Court decision clears registration path for “questionably offensive” trademarks;
could possibly negate challenges to use of Chief Wahoo logo
“Questionably Offensive Trademarks Cleared for U.S. Registration,” also appeared online in Crain’s Cleveland Business on July 12, 2017.
On June 19, 2017, the U.S. Supreme Court ruled that the disparagement clause violates the Free Speech Clause of the First Amendment. This decision emanates from the case involving the lead singer of the rock group called “The Slants” who sought federal registration of the mark “THE SLANTS”. The registration was originally denied by the United States Patent and Trademark Office (USPTO) because the name was determined to be offensive to particular ethnic groups that have been described as having slant-eyes.
At issue in this case is a provision that prohibits the registration of a trademark “which may disparage persons, living or dead, institutions, beliefs, or national symbols, or bring them into contempt, or disrepute.” Since the disparagement clause applies to marks that disparage the members of a racial or ethnic group, the U.S. Supreme Court had to decide whether the clause violates the Free Speech Clause of the First Amendment. As a result, the U.S. Supreme Court had to consider three arguments that would either eliminate any First Amendment protection or result in highly permissive rational-basis review.
The Government’s arguments were: (1) that trademarks are government speech, not private speech, (2) that trademarks are a form of government subsidy, and (3) that the constitutionality of the disparagement clause should be tested under a new “government-program” doctrine.
In short, the U.S. Supreme Court stated that: (1) Trademarks are private, not government, speech; (2) that just about every government service requires the expenditure of government funds; and (3) that the disparagement clause cannot be saved by analyzing it as a type of government program in which some content- and speaker-based restrictions are permitted.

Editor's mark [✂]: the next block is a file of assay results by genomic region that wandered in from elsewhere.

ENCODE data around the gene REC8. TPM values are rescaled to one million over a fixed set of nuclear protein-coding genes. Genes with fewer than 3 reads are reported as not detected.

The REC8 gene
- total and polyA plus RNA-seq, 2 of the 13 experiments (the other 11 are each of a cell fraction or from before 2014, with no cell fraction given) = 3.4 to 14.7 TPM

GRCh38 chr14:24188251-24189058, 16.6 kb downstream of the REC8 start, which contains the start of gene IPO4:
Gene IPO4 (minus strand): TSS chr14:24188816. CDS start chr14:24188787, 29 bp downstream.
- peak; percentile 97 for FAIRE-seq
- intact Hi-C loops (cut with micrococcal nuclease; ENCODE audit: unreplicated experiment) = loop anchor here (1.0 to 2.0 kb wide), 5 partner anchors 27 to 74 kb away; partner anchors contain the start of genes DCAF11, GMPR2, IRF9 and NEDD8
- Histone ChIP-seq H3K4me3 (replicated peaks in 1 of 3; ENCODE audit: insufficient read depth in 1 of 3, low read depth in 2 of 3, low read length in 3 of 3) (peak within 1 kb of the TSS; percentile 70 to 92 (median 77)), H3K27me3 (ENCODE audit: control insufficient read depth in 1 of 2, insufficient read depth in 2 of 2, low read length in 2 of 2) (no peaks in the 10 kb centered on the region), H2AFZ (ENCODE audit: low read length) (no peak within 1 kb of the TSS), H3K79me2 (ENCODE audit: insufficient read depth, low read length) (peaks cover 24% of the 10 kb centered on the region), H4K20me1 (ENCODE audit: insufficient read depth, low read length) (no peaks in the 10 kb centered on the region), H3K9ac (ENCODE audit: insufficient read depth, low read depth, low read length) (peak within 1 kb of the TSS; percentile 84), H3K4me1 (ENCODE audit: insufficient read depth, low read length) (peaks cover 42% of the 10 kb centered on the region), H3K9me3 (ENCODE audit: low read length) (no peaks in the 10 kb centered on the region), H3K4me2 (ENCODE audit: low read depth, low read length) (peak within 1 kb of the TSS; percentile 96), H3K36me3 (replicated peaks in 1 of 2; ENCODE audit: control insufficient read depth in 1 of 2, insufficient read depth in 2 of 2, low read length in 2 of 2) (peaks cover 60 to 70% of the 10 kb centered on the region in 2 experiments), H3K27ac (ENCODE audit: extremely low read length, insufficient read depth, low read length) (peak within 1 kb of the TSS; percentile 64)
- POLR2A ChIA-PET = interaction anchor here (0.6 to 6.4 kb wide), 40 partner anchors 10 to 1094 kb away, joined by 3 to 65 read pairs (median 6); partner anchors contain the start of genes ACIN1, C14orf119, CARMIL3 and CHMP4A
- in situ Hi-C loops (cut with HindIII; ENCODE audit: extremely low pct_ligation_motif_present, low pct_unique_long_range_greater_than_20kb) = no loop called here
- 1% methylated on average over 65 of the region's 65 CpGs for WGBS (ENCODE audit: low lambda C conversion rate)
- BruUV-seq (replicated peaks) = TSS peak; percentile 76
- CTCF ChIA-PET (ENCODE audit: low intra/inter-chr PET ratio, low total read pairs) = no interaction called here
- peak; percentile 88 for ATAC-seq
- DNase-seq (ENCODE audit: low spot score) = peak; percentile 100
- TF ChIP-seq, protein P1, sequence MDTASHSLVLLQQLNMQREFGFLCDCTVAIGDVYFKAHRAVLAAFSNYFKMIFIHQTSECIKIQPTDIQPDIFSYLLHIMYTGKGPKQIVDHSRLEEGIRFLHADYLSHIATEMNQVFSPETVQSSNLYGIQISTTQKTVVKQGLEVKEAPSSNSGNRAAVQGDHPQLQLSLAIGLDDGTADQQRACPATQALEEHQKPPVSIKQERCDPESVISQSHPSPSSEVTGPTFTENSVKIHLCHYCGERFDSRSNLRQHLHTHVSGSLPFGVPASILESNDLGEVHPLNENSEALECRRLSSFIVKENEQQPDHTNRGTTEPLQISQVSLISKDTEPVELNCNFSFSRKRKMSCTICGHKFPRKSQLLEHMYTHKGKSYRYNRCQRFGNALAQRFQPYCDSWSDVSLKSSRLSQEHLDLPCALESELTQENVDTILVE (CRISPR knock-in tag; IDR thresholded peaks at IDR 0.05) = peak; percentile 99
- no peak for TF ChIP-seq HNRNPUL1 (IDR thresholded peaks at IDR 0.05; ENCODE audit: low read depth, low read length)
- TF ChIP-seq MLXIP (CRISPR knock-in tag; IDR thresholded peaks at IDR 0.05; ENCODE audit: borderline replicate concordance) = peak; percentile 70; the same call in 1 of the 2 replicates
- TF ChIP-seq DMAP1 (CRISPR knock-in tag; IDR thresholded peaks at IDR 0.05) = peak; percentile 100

The U.S. Supreme Court stated that it is unmistakable the Government has an interest in preventing speech expressing ideas that offend, but that this idea strikes at the heart of the First Amendment. The U.S. Supreme Court further stated that speech that demeans on the basis of race, ethnicity, gender, religion, age, disability, or any other similar ground is hateful; but the proudest boast of our free speech jurisprudence is that we protect the freedom to express “the thought that we hate.”
Therefore, the U.S. Supreme Court held that the disparagement clause violates the Free Speech Clause of the First Amendment.
Only time will tell how much of an effect this ruling will have on U.S. trademark registrations moving forward. Perhaps this ruling will offer plausible protection to sports teams that use logos which could be viewed as disparaging?
For example, the Cleveland Indians’ Chief Wahoo logo, which remains popular among fans, has been viewed, by some, as a disparaging depiction. The Chief Wahoo logo remains a registered trademark; and the registration was recently renewed in March 2016. Will this ruling encourage the continued registration of the Chief Wahoo logo? Will others continue to petition for Chief Wahoo’s removal from the sport of baseball? Nonetheless, what remains clear is that the USPTO is not permitted to prevent certain disparaging speech expressing ideas with regard to trademark registrations.